Similarly, one’s subjective perception of every moment of a film depends on every other moment of that film, an effect that grows stronger on second and later viewings; I would hope the reader agrees that one cannot claim to understand a film seen only once. There are famous instances of how everyone’s reaction to a narrative changes on a second viewing, as with Hitchcock’s Vertigo and Psycho. Surely it is impossible to view Ophüls’s Lola Montès a second time without the memory of the devastating tracking shot with which it concludes. Have a look, sometime, at Robert Mulligan’s much-reviled but quite wonderful Clara’s Heart. Then have another look, and I hope you will notice how the gaze in the final shot echoes the opening image, two looks across space that encompass the growth and change of the protagonist and the deeper connection he has established with another, very different, person, in a way that is quite different from the standard way that close-ups of a face bring us closer to its emotions. The memory of the connection between the two gazes that frame the entire film will color your subsequent viewings of it, even help you respond to related moments in it more deeply. There are also, of course, many possible subtle effects, close-ups that echo other close-ups, close-ups that both echo and contrast with long shots, interpretive interdependencies that can be found almost every film put together with a care that considers where and how each image belongs.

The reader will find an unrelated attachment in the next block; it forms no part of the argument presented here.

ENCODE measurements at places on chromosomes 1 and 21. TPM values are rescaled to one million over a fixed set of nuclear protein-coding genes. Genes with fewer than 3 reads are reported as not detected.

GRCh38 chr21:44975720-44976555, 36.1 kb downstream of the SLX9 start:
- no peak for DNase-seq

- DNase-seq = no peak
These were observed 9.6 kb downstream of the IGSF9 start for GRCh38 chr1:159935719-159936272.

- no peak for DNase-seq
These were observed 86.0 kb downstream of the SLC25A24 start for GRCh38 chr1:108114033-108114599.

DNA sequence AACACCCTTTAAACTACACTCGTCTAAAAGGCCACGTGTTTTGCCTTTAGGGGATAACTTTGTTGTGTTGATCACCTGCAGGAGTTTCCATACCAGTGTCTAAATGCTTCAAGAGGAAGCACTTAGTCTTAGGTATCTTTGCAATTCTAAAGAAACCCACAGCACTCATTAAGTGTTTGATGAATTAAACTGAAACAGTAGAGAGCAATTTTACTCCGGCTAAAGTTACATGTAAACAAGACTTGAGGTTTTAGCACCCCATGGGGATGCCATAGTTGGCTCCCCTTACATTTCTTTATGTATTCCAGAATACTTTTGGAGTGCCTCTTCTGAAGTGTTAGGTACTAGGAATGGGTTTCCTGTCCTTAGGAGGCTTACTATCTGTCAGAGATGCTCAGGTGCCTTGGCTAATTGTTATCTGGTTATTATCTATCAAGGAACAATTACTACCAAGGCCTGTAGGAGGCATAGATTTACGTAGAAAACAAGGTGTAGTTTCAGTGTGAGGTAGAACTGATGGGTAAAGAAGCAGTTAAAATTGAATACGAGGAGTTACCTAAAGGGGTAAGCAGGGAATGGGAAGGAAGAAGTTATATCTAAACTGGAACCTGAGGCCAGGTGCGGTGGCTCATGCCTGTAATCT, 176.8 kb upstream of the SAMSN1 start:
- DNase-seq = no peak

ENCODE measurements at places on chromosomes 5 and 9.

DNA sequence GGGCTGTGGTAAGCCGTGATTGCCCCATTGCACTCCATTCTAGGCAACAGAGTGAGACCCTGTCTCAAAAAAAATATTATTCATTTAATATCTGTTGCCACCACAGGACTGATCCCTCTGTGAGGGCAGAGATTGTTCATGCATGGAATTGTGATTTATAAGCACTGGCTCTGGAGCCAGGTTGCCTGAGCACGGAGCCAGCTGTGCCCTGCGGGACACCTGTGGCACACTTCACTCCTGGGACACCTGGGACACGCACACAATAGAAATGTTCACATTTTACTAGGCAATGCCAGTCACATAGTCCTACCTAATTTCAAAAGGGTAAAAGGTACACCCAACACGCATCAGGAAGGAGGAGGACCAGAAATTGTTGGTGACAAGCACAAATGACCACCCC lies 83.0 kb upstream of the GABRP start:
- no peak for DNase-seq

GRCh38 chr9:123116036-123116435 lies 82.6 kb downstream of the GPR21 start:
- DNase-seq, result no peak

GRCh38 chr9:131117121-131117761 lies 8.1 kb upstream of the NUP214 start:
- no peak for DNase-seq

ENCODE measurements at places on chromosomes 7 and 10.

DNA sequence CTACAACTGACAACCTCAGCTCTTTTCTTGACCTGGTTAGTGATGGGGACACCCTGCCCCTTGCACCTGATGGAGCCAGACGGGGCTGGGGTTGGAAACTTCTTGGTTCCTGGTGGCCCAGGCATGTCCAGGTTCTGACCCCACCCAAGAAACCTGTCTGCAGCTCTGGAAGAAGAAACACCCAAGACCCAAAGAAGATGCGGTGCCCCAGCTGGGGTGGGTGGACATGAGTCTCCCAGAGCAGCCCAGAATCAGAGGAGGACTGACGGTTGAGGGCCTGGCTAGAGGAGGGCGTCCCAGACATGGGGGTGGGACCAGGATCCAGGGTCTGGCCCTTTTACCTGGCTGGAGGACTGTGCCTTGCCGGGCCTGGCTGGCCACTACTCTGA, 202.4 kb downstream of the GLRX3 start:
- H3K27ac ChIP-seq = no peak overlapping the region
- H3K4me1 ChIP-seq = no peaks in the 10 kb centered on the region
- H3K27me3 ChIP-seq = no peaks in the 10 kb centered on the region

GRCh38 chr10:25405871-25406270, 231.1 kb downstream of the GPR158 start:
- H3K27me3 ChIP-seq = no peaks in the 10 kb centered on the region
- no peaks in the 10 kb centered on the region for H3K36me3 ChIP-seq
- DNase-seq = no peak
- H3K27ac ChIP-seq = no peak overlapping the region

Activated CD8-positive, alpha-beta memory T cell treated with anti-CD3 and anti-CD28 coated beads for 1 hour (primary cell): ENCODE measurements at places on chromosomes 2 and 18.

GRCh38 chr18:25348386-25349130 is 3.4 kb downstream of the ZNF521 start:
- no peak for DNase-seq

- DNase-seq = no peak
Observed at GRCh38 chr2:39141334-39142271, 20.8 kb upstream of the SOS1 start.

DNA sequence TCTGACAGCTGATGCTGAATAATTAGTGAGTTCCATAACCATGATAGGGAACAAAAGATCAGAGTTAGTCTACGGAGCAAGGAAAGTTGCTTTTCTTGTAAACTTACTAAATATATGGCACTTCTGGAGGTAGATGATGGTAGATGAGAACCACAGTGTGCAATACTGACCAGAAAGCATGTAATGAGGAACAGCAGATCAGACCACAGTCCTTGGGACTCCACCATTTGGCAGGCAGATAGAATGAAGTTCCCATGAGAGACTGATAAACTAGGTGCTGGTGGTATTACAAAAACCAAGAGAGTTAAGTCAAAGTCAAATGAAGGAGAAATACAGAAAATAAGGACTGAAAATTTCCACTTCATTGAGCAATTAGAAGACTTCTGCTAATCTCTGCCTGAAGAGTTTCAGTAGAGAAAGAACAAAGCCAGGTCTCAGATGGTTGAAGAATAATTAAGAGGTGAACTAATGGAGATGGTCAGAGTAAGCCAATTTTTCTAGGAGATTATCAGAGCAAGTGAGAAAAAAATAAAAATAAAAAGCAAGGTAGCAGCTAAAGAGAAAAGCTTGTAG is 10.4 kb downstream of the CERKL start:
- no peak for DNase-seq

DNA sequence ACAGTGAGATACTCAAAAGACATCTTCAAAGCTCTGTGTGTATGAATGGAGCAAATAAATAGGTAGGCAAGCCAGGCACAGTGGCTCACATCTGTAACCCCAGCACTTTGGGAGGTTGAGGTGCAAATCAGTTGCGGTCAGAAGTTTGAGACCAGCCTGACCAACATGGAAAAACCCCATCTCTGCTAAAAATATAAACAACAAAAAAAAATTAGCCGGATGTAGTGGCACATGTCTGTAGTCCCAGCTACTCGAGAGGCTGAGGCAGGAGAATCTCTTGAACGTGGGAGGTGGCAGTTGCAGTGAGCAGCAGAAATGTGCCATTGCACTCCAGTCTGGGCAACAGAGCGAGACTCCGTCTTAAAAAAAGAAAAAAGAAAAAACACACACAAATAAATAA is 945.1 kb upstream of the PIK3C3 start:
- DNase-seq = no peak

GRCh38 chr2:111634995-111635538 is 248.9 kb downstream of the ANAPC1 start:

Individual viewer subjectivity also plays a role in determining responses. One viewer is different from the next; one viewer can also be different from day to day. A viewer changes as she sees more films, and more films by a single director. Viewing conditions also can play a role. A film seen on one’s phone, or on a TV with noisy friends who are talking about and laughing at it, a film comedy seen with the audience laughing with it, the same comedy seen alone, a film seen in a faded or worn print or a poor video transfer, an avant-garde film seen with the filmmaker introducing it in which one’s response will be colored by that introduction, a film seen alone in a pristine 35mm print in a private screening – all these viewing conditions play a role in one’s response. The equation on which the anti-commercial-narrative position rests, that particular elements of style determine a particular response, is false for more than one reason: one can never enumerate a style’s elements adequately in words; viewers are different from each other; viewers themselves change; viewing conditions vary.